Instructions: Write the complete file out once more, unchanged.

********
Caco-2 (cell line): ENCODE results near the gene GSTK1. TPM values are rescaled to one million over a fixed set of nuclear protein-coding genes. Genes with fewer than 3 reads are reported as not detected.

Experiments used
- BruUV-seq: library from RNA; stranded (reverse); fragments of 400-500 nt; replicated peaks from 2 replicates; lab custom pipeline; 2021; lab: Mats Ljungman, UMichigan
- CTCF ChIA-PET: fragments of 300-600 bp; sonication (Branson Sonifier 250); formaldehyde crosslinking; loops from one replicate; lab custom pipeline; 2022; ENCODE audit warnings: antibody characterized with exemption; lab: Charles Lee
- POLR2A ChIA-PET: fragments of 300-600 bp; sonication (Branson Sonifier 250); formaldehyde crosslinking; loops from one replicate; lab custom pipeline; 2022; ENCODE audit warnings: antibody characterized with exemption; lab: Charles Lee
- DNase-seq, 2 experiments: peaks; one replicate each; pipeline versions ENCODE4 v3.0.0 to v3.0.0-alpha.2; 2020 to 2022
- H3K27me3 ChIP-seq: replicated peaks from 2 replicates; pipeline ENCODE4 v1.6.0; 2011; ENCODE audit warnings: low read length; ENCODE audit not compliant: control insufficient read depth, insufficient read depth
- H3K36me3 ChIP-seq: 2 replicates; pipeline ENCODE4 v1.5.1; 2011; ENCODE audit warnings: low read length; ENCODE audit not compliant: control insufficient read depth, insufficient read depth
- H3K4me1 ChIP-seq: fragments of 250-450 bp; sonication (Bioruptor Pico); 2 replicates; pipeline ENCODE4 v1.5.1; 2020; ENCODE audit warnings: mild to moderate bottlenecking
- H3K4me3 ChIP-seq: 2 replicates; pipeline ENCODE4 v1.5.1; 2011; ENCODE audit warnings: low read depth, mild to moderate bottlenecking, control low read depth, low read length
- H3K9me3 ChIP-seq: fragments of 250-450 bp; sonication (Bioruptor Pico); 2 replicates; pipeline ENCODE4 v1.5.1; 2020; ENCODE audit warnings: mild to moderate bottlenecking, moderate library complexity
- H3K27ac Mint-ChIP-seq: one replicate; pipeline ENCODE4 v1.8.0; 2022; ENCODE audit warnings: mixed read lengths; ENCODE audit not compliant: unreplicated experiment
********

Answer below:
Caco-2 (cell line): ENCODE results near the gene GSTK1. TPM values are rescaled to one million over a fixed set of nuclear protein-coding genes. Genes with fewer than 3 reads are reported as not detected.

Experiments used
- BruUV-seq: library from RNA; stranded (reverse); fragments of 400-500 nt; replicated peaks from 2 replicates; lab custom pipeline; 2021; lab: Mats Ljungman, UMichigan
- CTCF ChIA-PET: fragments of 300-600 bp; sonication (Branson Sonifier 250); formaldehyde crosslinking; loops from one replicate; lab custom pipeline; 2022; ENCODE audit warnings: antibody characterized with exemption; lab: Charles Lee
- POLR2A ChIA-PET: fragments of 300-600 bp; sonication (Branson Sonifier 250); formaldehyde crosslinking; loops from one replicate; lab custom pipeline; 2022; ENCODE audit warnings: antibody characterized with exemption; lab: Charles Lee
- DNase-seq, 2 experiments: peaks; one replicate each; pipeline versions ENCODE4 v3.0.0 to v3.0.0-alpha.2; 2020 to 2022
- H3K27me3 ChIP-seq: replicated peaks from 2 replicates; pipeline ENCODE4 v1.6.0; 2011; ENCODE audit warnings: low read length; ENCODE audit not compliant: control insufficient read depth, insufficient read depth
- H3K36me3 ChIP-seq: 2 replicates; pipeline ENCODE4 v1.5.1; 2011; ENCODE audit warnings: low read length; ENCODE audit not compliant: control insufficient read depth, insufficient read depth
- H3K4me1 ChIP-seq: fragments of 250-450 bp; sonication (Bioruptor Pico); 2 replicates; pipeline ENCODE4 v1.5.1; 2020; ENCODE audit warnings: mild to moderate bottlenecking
- H3K4me3 ChIP-seq: 2 replicates; pipeline ENCODE4 v1.5.1; 2011; ENCODE audit warnings: low read depth, mild to moderate bottlenecking, control low read depth, low read length
- H3K9me3 ChIP-seq: fragments of 250-450 bp; sonication (Bioruptor Pico); 2 replicates; pipeline ENCODE4 v1.5.1; 2020; ENCODE audit warnings: mild to moderate bottlenecking, moderate library complexity
- H3K27ac Mint-ChIP-seq: one replicate; pipeline ENCODE4 v1.8.0; 2022; ENCODE audit warnings: mixed read lengths; ENCODE audit not compliant: unreplicated experiment